Today is World Mental Health Day (WMHD). While we may not share the same language or the same food, or share in the same customs, around the globe we share the same theme today, Mental Health. Mental Health can be one of our greatest assets or one of the hardest obstacles to how we navigate through this thing we all call life. Using that knowledge, The World Federation for Mental Health (WFMH) created WMHD 75 years ago and the World Health Organization (WHO) is suggesting the theme for this year to be “our minds, our rights.” Their website (www.who.itt) says, “WMHD is an opportunity for people and communities to unite behind the theme ‘Mental health is a universal human right.”

According to the WHO: One in five American adults have a mental health condition, one in six young people have experienced a major depressive episode, and one in 20 Americans have lived with a serious mental illness, such as schizophrenia, bipolar disorder, or major depression. Additionally, suicide was the second leading cause of death for people ages 10-24 and accounted for the loss of more than 45,979 American lives in 2020. Those are just the numbers we have from 2020, in the U.S.

The WHO suggests that to have a healthy mental well-being, it’s “more than the absence of mental disorders,” it’s a “state of mental well-being that enables people to cope with the stresses of life, realize their abilities, learn well and work well, and contribute to their community.” It doesn’t say that to have great mental health you won’t have stress, it says, you will be able to “cope,” with stress, and to be able to make the decisions needed and take the steps to work through your challenges, engage with others, build relationships, grow, and give in a community too. This will vary from person to person and can vary from each circumstance too.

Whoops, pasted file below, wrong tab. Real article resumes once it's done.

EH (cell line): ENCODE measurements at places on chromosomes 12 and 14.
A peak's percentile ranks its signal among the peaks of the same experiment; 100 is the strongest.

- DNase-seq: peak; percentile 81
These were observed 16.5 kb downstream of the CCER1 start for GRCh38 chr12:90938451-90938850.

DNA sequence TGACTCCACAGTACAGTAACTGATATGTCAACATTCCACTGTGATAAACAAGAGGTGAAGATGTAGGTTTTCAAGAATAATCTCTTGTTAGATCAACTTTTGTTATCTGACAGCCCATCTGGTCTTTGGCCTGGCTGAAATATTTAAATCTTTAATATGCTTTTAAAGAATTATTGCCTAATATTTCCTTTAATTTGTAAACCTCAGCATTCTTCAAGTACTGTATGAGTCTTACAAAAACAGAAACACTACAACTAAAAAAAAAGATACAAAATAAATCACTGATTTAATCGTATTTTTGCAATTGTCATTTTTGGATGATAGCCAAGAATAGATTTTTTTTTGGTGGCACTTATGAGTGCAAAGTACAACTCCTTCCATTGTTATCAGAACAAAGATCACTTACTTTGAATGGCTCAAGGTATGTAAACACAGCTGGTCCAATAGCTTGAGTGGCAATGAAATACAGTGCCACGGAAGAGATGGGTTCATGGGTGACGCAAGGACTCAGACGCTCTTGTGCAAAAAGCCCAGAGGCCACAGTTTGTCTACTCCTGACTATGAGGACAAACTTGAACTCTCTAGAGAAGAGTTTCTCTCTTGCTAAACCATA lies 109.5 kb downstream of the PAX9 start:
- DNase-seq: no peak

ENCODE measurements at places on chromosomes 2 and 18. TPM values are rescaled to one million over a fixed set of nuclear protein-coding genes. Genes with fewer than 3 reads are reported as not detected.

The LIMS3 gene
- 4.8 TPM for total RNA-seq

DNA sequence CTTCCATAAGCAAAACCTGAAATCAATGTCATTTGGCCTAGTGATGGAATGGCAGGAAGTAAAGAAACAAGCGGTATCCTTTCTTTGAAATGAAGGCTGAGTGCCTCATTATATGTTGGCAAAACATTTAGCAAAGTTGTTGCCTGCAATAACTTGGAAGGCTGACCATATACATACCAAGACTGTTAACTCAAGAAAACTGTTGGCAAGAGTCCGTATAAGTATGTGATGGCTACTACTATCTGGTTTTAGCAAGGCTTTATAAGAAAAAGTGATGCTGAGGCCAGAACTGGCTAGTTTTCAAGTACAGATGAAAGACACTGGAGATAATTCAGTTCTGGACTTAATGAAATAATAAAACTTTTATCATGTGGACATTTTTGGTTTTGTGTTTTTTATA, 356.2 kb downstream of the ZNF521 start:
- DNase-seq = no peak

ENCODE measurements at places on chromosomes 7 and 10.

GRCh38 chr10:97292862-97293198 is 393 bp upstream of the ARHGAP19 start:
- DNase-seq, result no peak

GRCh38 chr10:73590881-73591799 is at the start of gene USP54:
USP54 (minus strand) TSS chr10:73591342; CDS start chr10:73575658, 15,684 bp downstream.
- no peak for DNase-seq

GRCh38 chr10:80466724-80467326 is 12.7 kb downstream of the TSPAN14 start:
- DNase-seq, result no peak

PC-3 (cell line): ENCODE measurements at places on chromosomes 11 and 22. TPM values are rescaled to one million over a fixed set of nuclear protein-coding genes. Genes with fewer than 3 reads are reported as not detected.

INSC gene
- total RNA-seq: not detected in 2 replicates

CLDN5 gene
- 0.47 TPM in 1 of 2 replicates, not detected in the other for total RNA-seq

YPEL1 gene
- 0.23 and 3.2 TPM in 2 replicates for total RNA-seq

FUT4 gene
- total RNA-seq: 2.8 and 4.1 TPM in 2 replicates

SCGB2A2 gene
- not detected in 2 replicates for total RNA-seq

What makes the difference is how we can recognize the distress, because the fact is there is no way to prevent mental health issues. This may start with some by leaning on someone you trust, reaching out to a physician, or therapist, online therapy options, or even joining a support group. You can also do this even if you feel mentally well! However, if you are having thoughts

of self-harm, suicide or very helpless and alone, call or text 988 now. This the new hotline/text line that is 24-hour care for crisis. There is someone right there on the other end of the line ready to help you!

North Country Hospital continues working towards increasing access to mental health resources. In the North Country Primary Care practices there are mental health practitioners, social workers, and a variety of resources you can find right in your regular doctor’s office, all you have to do is ask. The hospital has also been investing in its own Wellness Center for almost 42 years which offers a safe space for people to access a variety of resources for self-care, community building, and connection. When you come to The Wellness Center, you are never alone, always welcome and you always belong, creating a strong foundation for mental well-being.

Mental health is a hard topic. One in five people are struggling with it right now in our country and even more around the world. However, too many are staying silent – silence doesn’t bring change, silence brings complacency. We deserve to have the support of mental health needs in our communities, our states, our countries, and our globe. You deserve every opportunity and support you need for a healthy mind, that’s your right! Let’s join the rest of the world in the fight to make this true for everyone! “Your mind, your rights!”


Mary Hoadley

Director of The Wellness Center